Mice reveal limitations of antibiotics
More and more people are fitted with artificial knees, hips and other implants, but many end up with chronic infections as a result of the implants. For some of these patients, even long-term treatment with antibiotics proves totally ineffective. However, new research now raises hope for more effective treatment.
Knees, elbows, hips, coronary arteries and heart valves – the array of worn-out body parts which can be replaced by doctors today is extensive. And large is the number of patients with one or more implants, and never before has the population been as mobile as it is today.
There is, however, a downside to this otherwise happy story.
"When inserting a foreign object like an artificial hip in the body, this object, unfortunately, risks being colonised by bacteria capable of forming a so-called biofilm on the artificial surface. This occurs in 1-2% of the approx. 16,000 Danes undergoing bone replacement surgery each year. And this type of infection is often very difficult to treat," says Nis Pedersen Jørgensen, a PhD student at Aarhus University and medical doctor at Aarhus University Hospital.
Antibiotics normally kill bacteria such as staphylococci. And when testing bacteria from a biofilm infection using routine methods, the test result will most often show that the infection can be treated as usual. However, in an experiment, researchers have now for the first time tested the effect of different antibiotics on biofilm infections in mice, revealing that the effect of antibiotics is dramatically reduced.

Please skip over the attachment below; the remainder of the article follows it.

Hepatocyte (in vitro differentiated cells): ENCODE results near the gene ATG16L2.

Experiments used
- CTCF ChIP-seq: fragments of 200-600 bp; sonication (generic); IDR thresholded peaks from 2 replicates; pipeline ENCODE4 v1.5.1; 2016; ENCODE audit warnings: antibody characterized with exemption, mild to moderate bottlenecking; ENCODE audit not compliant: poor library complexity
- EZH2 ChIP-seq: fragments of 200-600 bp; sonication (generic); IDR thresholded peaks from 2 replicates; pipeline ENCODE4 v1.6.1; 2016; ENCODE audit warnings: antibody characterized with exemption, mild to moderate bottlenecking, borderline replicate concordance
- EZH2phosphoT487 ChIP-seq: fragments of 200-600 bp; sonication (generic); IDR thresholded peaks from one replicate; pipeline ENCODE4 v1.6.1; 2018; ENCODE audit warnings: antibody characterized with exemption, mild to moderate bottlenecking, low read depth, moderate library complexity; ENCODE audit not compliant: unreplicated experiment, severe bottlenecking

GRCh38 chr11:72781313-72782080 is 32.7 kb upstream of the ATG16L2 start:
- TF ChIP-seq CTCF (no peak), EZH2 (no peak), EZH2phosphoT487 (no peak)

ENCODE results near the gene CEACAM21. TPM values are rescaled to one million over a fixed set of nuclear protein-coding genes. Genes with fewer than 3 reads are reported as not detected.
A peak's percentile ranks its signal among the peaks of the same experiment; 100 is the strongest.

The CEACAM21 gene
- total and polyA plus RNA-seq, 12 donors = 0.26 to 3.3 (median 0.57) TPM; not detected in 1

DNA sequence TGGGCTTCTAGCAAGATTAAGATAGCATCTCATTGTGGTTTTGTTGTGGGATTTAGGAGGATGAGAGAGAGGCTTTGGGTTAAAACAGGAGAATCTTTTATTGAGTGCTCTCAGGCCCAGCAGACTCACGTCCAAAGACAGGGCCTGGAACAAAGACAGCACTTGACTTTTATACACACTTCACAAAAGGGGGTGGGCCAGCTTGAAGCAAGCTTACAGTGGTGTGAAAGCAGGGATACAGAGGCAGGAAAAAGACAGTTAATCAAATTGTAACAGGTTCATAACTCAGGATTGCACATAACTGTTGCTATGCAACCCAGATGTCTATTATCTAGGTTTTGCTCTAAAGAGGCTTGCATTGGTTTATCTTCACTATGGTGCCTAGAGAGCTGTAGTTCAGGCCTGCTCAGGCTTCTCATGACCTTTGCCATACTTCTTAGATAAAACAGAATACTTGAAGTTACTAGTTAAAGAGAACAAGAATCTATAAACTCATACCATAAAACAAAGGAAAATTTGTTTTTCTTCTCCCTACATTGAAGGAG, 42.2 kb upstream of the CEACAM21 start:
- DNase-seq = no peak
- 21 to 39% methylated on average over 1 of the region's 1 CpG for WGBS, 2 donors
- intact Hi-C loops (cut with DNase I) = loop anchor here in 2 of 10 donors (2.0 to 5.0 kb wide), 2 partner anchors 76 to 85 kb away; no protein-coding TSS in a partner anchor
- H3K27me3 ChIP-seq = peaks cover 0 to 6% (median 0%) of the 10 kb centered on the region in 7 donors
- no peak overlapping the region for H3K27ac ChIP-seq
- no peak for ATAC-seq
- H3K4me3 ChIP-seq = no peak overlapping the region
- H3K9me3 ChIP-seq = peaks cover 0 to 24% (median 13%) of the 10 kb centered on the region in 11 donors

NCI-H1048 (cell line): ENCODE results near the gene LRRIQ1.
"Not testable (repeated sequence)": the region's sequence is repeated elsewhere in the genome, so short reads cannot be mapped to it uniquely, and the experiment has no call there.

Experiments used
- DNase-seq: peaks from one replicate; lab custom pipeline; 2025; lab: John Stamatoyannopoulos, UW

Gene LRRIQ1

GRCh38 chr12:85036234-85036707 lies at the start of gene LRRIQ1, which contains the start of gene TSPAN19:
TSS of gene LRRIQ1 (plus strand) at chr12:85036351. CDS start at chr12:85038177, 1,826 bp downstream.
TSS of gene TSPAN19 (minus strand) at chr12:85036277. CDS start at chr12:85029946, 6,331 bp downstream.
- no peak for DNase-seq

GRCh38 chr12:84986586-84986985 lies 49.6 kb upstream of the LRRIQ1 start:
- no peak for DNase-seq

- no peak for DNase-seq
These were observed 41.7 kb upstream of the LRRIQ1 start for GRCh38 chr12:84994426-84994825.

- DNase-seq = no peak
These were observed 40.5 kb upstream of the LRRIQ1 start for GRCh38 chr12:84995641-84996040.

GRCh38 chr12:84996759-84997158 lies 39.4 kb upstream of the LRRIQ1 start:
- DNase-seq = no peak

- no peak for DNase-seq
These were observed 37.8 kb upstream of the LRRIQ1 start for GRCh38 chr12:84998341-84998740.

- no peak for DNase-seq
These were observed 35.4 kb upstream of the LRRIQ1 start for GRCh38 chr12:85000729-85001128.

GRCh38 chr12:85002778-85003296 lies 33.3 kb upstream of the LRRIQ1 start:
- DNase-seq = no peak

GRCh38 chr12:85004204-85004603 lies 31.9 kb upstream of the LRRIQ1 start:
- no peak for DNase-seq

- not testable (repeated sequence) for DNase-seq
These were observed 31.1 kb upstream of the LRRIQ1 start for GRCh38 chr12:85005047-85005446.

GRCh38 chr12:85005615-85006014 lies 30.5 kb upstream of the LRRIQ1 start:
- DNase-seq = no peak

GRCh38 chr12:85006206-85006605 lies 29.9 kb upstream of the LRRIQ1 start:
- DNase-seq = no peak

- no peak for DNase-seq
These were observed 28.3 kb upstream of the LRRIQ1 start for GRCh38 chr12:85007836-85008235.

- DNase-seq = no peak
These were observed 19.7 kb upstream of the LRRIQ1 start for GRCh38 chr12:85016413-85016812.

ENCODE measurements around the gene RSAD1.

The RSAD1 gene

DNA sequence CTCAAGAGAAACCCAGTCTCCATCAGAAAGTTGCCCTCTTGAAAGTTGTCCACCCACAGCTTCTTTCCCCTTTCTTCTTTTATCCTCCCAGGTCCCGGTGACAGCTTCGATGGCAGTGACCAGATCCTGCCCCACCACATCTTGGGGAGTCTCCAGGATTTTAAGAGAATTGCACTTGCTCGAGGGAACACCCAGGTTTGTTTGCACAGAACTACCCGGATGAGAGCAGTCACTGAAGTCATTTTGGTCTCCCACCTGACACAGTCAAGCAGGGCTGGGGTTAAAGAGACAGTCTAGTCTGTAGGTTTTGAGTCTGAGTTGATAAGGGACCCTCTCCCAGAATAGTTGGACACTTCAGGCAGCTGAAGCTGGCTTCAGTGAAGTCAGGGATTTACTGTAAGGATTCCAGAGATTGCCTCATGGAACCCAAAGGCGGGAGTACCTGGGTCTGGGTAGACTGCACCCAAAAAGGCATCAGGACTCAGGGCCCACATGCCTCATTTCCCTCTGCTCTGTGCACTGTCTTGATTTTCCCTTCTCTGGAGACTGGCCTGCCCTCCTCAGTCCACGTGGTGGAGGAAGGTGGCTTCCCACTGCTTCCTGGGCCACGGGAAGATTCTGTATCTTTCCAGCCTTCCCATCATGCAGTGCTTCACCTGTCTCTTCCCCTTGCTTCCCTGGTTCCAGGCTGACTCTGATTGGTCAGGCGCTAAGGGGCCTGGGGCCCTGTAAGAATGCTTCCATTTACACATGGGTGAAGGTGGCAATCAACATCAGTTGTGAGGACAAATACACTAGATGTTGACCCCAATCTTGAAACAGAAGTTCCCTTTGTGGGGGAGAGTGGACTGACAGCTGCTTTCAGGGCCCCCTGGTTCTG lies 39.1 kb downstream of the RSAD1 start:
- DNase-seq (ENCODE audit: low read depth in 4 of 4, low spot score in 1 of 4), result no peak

"We can see that far higher doses of antibiotics are needed to ensure the efficacy of the treatment – up to a thousand times higher, which, of course, is far more than you can administer to a patient. So, in these cases it would be better to begin by replacing the implant," says Nis Pedersen Jørgensen.
Hope for more effective treatment
The current study helps shed light on cases where patients with serious chronic infections cannot be cured despite long-term treatment with antibiotics and thus end up having to undergo surgery again.
"The method we have studied needs to be refined before it can be used for routine testing. Nevertheless, the preliminary results indicate that this will provide us with a better tool for assessing which patients can be treated with antibiotics. Hopefully, we will also be able to reduce the treatment time for patients whose only option is surgery. This will also reduce the costs of treating biofilm infections considerably," says Nis Pedersen Jørgensen.
No figures are available for Danish patients, but in the USA there are an estimated 17 million new cases of biofilm infections every year and at least 550,000 deaths.
- Biofilms consist of bacteria growing in slime-enclosed aggregates
- The bacterial cluster acts as a shield against antibiotics, in which only the outermost bacteria are attacked
- Biofilms are usually not caused by poor hygiene during surgery, but rather a subsequent infection
- Biofilm infections are both difficult to diagnose and treat
- The new method measures the effect of different types of antibiotics on bacteria in biofilms
Nis Pedersen Jørgensen, PhD student and medical doctor
Aarhus University, Department of Clinical Medicine and Aarhus University Hospital, Department of Infectious Diseases
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